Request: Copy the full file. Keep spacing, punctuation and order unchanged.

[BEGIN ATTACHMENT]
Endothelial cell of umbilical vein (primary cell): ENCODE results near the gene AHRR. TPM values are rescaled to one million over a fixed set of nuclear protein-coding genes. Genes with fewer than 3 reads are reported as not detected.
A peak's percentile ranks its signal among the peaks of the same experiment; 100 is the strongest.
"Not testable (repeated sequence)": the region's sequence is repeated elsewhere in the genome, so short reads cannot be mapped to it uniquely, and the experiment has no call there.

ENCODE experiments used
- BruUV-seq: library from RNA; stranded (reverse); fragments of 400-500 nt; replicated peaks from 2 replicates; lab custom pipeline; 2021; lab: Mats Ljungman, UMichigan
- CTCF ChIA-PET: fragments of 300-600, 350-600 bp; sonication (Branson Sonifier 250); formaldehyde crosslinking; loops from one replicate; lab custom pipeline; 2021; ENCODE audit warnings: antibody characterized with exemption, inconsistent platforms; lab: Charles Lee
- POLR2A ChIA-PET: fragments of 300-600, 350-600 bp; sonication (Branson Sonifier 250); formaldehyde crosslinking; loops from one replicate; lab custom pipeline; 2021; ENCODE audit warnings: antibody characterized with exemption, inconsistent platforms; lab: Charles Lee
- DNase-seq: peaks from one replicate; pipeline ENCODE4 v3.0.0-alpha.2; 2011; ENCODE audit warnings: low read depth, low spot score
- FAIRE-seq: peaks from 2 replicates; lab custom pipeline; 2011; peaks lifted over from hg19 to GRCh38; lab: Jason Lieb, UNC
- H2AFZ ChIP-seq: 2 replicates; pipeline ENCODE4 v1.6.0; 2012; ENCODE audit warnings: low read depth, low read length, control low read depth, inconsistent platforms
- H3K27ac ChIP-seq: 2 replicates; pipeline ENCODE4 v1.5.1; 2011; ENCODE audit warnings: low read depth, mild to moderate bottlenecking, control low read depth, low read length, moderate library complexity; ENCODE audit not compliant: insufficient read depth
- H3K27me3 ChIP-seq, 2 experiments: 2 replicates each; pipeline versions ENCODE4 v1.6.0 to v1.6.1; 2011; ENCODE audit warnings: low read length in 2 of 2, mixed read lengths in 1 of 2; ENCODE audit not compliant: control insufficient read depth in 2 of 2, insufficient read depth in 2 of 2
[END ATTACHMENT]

Endothelial cell of umbilical vein (primary cell): ENCODE results near the gene AHRR. TPM values are rescaled to one million over a fixed set of nuclear protein-coding genes. Genes with fewer than 3 reads are reported as not detected.
A peak's percentile ranks its signal among the peaks of the same experiment; 100 is the strongest.
"Not testable (repeated sequence)": the region's sequence is repeated elsewhere in the genome, so short reads cannot be mapped to it uniquely, and the experiment has no call there.

ENCODE experiments used
- BruUV-seq: library from RNA; stranded (reverse); fragments of 400-500 nt; replicated peaks from 2 replicates; lab custom pipeline; 2021; lab: Mats Ljungman, UMichigan
- CTCF ChIA-PET: fragments of 300-600, 350-600 bp; sonication (Branson Sonifier 250); formaldehyde crosslinking; loops from one replicate; lab custom pipeline; 2021; ENCODE audit warnings: antibody characterized with exemption, inconsistent platforms; lab: Charles Lee
- POLR2A ChIA-PET: fragments of 300-600, 350-600 bp; sonication (Branson Sonifier 250); formaldehyde crosslinking; loops from one replicate; lab custom pipeline; 2021; ENCODE audit warnings: antibody characterized with exemption, inconsistent platforms; lab: Charles Lee
- DNase-seq: peaks from one replicate; pipeline ENCODE4 v3.0.0-alpha.2; 2011; ENCODE audit warnings: low read depth, low spot score
- FAIRE-seq: peaks from 2 replicates; lab custom pipeline; 2011; peaks lifted over from hg19 to GRCh38; lab: Jason Lieb, UNC
- H2AFZ ChIP-seq: 2 replicates; pipeline ENCODE4 v1.6.0; 2012; ENCODE audit warnings: low read depth, low read length, control low read depth, inconsistent platforms
- H3K27ac ChIP-seq: 2 replicates; pipeline ENCODE4 v1.5.1; 2011; ENCODE audit warnings: low read depth, mild to moderate bottlenecking, control low read depth, low read length, moderate library complexity; ENCODE audit not compliant: insufficient read depth
- H3K27me3 ChIP-seq, 2 experiments: 2 replicates each; pipeline versions ENCODE4 v1.6.0 to v1.6.1; 2011; ENCODE audit warnings: low read length in 2 of 2, mixed read lengths in 1 of 2; ENCODE audit not compliant: control insufficient read depth in 2 of 2, insufficient read depth in 2 of 2